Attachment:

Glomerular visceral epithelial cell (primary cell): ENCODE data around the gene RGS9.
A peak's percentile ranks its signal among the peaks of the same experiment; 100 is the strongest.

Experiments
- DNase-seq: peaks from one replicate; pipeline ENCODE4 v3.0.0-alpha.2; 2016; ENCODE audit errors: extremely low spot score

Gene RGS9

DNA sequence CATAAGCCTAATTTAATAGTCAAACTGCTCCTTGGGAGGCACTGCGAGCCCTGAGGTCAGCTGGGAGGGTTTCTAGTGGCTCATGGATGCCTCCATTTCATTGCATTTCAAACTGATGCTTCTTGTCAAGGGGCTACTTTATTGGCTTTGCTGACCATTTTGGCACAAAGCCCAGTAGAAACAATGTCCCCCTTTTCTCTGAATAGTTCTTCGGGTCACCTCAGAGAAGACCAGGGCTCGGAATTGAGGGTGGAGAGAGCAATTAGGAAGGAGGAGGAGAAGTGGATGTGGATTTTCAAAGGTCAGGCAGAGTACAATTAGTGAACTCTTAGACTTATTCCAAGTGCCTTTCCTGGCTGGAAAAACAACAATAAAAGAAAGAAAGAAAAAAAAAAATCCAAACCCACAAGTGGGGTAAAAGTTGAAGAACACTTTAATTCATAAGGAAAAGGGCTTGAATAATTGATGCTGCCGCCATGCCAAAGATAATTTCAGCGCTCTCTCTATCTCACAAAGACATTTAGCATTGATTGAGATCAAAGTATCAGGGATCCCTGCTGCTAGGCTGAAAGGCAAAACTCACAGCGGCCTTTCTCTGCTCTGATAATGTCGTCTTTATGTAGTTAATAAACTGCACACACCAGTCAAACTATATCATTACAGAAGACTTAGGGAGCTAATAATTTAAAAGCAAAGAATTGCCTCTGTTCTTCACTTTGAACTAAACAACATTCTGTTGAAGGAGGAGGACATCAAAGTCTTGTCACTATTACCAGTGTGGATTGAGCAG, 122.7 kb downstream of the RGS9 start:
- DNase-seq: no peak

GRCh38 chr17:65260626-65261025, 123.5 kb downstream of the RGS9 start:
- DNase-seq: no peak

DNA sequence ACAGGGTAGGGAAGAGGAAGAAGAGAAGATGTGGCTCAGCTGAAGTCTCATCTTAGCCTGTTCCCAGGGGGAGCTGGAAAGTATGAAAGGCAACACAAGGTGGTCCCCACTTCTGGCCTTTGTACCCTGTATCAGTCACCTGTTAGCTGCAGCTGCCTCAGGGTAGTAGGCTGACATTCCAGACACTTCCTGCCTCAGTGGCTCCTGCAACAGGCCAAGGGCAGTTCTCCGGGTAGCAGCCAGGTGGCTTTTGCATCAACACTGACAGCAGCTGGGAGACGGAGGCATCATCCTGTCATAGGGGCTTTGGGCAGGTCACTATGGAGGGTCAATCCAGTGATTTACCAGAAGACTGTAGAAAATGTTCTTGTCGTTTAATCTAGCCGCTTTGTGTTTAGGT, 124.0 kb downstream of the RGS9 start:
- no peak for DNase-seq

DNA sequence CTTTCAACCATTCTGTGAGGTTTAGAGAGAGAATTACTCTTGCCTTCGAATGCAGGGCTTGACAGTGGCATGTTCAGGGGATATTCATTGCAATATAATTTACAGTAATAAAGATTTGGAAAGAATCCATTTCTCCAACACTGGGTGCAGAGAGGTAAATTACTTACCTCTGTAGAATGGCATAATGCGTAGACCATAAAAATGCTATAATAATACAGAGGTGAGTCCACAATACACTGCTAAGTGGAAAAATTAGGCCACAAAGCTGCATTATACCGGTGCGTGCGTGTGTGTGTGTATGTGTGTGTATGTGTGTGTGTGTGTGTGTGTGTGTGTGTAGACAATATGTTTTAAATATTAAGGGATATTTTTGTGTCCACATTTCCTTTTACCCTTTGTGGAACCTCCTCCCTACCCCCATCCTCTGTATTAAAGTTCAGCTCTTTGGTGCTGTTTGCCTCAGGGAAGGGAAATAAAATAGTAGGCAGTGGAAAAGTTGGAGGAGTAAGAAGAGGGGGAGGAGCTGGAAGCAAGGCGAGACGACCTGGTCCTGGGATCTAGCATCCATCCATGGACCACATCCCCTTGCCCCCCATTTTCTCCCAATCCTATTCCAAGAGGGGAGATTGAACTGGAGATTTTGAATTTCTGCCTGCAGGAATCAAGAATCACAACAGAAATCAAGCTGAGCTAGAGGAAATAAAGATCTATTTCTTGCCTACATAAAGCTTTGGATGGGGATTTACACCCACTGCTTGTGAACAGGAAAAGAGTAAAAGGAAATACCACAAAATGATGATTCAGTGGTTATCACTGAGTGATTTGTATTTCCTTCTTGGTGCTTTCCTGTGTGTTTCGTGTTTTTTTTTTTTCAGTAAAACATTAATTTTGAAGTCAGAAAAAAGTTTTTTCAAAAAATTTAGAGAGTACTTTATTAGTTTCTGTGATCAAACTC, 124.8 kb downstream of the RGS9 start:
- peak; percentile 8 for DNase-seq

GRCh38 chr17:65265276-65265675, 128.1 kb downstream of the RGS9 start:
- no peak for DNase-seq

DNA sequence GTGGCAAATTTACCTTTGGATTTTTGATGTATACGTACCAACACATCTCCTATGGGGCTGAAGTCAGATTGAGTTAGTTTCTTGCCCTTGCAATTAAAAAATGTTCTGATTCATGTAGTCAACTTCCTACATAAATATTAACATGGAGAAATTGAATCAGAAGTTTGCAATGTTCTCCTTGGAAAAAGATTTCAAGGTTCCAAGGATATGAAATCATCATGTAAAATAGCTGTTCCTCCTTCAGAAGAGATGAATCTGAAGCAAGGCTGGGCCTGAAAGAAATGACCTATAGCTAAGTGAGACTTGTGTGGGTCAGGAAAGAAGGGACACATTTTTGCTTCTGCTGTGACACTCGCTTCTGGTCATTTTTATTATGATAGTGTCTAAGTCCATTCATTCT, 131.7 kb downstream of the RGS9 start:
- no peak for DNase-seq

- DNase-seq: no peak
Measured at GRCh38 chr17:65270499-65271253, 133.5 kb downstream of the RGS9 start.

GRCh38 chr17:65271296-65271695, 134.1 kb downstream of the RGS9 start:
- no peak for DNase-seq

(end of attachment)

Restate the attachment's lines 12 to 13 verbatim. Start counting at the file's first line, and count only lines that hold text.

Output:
DNA sequence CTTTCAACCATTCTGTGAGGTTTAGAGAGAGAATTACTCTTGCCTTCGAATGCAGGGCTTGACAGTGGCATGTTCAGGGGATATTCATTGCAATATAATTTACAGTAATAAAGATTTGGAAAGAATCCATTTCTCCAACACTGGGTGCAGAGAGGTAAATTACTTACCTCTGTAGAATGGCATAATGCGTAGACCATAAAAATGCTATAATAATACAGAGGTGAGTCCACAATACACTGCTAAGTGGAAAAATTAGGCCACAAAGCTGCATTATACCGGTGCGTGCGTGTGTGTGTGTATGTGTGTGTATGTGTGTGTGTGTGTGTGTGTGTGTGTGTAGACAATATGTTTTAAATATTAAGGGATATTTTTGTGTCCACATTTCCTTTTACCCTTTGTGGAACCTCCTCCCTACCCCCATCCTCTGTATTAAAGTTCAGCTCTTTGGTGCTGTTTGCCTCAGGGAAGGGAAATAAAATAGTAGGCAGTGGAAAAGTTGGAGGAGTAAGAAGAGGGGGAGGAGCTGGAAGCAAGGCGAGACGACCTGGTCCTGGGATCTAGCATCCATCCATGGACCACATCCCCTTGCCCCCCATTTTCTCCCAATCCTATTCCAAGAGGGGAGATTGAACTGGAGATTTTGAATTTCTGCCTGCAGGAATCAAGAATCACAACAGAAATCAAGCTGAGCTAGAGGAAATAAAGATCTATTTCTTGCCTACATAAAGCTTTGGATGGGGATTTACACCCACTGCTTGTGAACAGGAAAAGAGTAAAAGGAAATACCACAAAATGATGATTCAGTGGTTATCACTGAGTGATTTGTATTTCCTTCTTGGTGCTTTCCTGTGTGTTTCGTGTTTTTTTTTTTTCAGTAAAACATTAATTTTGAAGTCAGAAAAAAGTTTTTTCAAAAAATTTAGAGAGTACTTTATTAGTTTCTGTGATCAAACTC, 124.8 kb downstream of the RGS9 start:
- peak; percentile 8 for DNase-seq